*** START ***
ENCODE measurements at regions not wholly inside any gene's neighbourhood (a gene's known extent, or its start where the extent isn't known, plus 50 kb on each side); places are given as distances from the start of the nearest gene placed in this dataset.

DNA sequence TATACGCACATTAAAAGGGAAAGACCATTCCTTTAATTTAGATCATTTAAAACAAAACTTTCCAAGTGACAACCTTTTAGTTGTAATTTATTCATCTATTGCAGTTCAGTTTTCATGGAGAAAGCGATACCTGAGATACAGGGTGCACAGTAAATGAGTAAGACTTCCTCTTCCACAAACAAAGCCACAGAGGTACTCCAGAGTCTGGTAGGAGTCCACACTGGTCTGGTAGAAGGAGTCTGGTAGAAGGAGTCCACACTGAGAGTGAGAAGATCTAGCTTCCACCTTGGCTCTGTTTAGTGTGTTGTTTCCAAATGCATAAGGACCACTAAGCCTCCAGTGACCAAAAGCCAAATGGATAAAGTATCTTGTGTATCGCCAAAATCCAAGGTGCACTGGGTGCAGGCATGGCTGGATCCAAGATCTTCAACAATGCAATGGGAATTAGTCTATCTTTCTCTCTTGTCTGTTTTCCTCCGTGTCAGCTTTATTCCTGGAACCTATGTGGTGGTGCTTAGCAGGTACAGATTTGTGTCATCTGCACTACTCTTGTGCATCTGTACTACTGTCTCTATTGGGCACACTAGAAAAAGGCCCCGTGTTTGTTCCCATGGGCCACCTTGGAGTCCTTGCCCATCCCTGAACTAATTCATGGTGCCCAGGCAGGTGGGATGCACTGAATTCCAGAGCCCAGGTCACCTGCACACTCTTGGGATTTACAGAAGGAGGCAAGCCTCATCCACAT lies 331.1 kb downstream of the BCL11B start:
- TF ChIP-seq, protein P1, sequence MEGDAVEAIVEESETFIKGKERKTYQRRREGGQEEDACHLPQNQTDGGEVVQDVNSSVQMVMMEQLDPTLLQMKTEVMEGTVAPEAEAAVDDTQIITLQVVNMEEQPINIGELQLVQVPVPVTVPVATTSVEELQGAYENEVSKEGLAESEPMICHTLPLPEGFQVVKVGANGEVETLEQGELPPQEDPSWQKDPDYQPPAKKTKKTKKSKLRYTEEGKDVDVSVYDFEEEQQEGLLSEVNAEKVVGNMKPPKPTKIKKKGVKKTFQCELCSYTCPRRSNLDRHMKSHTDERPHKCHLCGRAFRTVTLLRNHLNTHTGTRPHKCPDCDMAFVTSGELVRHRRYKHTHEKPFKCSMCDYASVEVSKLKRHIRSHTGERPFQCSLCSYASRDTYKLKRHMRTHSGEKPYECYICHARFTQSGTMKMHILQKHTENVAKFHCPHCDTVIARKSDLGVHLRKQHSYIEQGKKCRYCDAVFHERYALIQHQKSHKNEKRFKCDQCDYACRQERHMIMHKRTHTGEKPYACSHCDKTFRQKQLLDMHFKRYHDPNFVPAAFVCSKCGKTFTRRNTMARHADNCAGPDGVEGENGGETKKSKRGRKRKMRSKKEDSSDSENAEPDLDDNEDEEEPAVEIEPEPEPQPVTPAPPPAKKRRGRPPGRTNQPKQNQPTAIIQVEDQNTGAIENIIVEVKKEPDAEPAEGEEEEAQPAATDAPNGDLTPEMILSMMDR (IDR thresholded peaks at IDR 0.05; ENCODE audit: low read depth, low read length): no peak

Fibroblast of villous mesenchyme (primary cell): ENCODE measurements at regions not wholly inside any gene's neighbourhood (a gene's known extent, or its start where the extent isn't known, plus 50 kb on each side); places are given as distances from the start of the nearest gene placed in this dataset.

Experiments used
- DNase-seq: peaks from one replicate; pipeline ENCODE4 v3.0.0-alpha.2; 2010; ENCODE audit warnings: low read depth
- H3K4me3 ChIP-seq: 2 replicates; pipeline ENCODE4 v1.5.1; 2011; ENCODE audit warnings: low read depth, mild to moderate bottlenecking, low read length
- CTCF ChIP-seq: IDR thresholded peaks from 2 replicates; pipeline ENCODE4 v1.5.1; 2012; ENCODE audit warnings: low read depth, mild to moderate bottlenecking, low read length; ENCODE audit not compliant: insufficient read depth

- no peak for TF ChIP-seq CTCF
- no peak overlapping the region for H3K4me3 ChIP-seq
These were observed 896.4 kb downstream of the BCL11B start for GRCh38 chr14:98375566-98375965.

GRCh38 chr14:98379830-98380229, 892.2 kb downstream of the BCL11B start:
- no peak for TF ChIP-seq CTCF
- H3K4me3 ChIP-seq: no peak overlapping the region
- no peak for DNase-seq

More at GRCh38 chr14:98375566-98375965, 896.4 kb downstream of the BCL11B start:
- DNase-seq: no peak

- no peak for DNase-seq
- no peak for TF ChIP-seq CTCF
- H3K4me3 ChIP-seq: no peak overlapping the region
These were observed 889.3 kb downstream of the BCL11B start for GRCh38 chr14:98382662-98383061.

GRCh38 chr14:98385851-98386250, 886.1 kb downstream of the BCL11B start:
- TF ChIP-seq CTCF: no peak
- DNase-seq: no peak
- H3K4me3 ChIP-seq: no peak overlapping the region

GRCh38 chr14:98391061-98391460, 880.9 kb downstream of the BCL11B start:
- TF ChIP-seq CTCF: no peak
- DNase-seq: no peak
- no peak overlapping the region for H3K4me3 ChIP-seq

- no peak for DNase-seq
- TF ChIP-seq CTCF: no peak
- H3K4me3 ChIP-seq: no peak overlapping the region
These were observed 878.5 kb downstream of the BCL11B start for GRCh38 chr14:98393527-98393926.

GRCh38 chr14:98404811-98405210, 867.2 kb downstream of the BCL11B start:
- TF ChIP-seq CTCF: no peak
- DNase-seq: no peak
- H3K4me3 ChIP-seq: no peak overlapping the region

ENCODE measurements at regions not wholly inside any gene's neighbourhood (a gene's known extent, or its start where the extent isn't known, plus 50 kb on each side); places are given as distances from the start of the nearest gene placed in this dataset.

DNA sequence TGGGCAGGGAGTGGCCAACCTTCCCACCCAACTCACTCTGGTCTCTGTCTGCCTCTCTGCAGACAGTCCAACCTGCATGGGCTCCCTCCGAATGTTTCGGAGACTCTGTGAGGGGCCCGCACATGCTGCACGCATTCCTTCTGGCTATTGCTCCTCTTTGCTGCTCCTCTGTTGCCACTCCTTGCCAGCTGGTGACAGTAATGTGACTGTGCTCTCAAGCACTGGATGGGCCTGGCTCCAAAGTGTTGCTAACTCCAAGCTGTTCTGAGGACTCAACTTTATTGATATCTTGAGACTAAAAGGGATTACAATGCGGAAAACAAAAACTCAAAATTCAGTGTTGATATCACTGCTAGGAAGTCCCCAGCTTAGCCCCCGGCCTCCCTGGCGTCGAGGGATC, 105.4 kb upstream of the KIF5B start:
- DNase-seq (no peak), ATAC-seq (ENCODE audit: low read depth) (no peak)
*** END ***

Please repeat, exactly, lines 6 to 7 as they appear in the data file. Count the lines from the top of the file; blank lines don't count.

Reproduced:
- DNase-seq: peaks from one replicate; pipeline ENCODE4 v3.0.0-alpha.2; 2010; ENCODE audit warnings: low read depth
- H3K4me3 ChIP-seq: 2 replicates; pipeline ENCODE4 v1.5.1; 2011; ENCODE audit warnings: low read depth, mild to moderate bottlenecking, low read length